Have the web sites with pop-up ads, and videos and stars floating out at us changed our media needs, or is it perhaps the desire to cram as many rapid advertisements as possible into the twelve minutes of the thirty minute television program that go to ads?  Or worse yet, is it the agent’s paranoia that they will bring a story to a publisher that doesn’t fit the formula?  Or perhaps, it’s the publishers who can count exactly how many dollars they will turn before they publish Miley Cyrus’s memoirs,  or start ghost writing the President’s memoirs and taking pre-orders before he leaves office, or maybe shelf space is too expensive.  I don’t know, but if you do please tell me.  I’m afraid we may be letting publishing costs and publishers profits define how we write.

We must not let publishers define what we as authors write regardless of whether we get published or not.  How can I say it?  If you’re an author and you’re a guy grow some balls.  If you’re a gal let your inner bitch out.  Forget the formulas, forget the agents, and the publishers, Writer’s Digest and write a f—-‘ing real novel.  If nobody buys it, I’ll pay for postage and handling just so I can read it.  It better be good though.

Literature and Political Correctness

I’ve decided to begin this blog with a brief discussion of the effects of political correctness on literature.  There have been quite a few blogs on how damaging political correctness is to literature in general, especially literature published many years ago before political correctness came to its present state.  See this article by Hugh Mercer Curtler in First Principals ISI Web Journal:

Political correctness, it seems, affects our ability to process even historical books where characters were built around premises that are not acceptable today.   It seems to me that in today’s world, if a novel is not written in a politically correct manner it’s highly unlikely that it will be published.  I believe this is even more true for a first time author.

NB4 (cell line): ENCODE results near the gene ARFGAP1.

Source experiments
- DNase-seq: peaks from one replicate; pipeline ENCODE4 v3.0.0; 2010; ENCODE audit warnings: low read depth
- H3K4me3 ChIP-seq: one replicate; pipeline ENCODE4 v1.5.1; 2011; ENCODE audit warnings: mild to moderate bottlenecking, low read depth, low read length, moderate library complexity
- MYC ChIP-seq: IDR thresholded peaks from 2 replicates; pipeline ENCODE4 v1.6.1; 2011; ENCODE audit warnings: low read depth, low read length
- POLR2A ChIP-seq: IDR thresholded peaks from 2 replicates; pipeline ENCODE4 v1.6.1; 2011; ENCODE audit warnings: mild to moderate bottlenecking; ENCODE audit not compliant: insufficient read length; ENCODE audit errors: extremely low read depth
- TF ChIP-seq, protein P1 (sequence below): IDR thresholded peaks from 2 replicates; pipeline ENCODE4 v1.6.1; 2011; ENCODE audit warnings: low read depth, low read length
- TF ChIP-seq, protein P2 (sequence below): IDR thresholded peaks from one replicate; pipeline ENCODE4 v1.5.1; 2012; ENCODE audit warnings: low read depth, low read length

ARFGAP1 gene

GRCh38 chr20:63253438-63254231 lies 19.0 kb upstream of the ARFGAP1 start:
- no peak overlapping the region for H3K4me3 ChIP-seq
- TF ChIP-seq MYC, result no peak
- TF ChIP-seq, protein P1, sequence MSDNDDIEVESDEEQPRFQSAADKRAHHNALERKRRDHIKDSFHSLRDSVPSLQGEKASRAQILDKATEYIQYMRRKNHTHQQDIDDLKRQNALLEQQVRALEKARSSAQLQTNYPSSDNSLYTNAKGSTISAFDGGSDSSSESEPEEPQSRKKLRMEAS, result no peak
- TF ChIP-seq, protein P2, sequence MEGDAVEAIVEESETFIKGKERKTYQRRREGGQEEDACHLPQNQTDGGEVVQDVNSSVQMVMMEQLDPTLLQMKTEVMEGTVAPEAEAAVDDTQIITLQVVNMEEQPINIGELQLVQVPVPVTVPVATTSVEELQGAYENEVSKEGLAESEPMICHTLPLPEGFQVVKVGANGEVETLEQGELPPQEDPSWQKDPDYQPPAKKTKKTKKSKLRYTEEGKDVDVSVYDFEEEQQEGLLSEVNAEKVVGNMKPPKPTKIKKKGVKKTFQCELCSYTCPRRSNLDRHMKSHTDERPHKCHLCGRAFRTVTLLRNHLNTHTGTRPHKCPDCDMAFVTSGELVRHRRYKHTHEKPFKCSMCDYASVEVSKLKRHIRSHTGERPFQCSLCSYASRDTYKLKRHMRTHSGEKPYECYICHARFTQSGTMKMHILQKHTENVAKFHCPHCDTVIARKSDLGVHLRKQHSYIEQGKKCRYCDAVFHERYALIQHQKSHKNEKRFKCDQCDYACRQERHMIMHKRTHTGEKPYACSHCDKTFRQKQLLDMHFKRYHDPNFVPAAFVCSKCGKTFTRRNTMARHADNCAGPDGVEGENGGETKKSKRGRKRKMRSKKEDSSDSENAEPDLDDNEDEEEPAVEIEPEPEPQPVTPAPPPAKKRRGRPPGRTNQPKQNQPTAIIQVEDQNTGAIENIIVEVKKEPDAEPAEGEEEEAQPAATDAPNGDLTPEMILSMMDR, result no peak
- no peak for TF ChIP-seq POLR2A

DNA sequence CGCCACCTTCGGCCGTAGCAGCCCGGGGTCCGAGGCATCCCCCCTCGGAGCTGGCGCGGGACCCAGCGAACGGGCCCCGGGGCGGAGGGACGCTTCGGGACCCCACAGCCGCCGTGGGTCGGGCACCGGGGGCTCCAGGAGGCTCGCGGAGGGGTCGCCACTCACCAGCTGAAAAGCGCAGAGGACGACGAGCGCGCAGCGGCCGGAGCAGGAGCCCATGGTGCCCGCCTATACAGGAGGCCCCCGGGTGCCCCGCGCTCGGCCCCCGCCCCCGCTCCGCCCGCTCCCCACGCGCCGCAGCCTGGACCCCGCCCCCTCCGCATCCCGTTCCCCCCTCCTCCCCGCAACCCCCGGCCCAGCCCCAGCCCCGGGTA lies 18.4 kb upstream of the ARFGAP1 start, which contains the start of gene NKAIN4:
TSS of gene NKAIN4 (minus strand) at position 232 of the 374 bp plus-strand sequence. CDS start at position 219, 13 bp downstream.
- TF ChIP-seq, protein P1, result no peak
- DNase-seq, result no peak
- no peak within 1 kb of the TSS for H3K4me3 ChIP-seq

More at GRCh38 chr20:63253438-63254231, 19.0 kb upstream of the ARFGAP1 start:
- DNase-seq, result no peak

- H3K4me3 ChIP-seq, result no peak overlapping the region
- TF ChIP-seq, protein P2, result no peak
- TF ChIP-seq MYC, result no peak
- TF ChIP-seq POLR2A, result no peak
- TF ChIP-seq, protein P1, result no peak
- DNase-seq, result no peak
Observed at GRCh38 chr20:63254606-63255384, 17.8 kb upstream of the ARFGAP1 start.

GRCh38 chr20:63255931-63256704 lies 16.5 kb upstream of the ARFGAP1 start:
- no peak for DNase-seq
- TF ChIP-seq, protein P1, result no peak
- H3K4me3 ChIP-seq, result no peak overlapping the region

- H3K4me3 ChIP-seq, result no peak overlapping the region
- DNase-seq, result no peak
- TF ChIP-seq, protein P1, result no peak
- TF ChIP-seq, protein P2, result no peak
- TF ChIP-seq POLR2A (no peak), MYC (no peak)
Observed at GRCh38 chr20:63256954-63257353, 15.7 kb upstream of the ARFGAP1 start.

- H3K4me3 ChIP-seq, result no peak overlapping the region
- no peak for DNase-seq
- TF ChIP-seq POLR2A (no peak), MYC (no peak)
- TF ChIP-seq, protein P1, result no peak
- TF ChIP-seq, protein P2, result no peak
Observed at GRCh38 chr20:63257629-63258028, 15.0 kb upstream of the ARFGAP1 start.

The problem:  If authors are forced to write in the narrow confines of political correctness, they are not apt to write the truths that may be the core of their story.  Rather, they are forced to write a watered down version that steps away from the truth.

Why is this a problem?  Any author that steps away from the truth of his/her story will have a less than quality piece.

What does this mean for literature?  It means that it’s likely that only those who conform to the standards laid down by the current political correctness doctrine will be published.  Granted, there are many of these because as students of literature are educated in Universities and Schools they are being taught the political correctness doctrine.

The unfortunate part of this is that it suggests that it is unlikely that we will ever find writers like Conrad or Nabokov writing their best works.

I read recently that Jerry Seinfield, Chris Rock, and other comedians will no longer do shows on University Campuses because of the political correctness sensitivity.  The clear point is that they would have to censor their show in order to have it accepted.

I fear that this has happened in literature as well, and that an author must self censor his/her work into some washed out state prior to submitting it if he/she has any hopes of seeing it published.  If this is the case, it’s quite disheartening for we will likely see little published writing as great as the classics of the past.  Unfortunately new authors will find themselves adjusting their writing and worse yet, their mindset to conform to the politically correct necessities of finding an agent and/or  publisher. That being said, our only hope for honest writing in the future may be self published stories and blogs.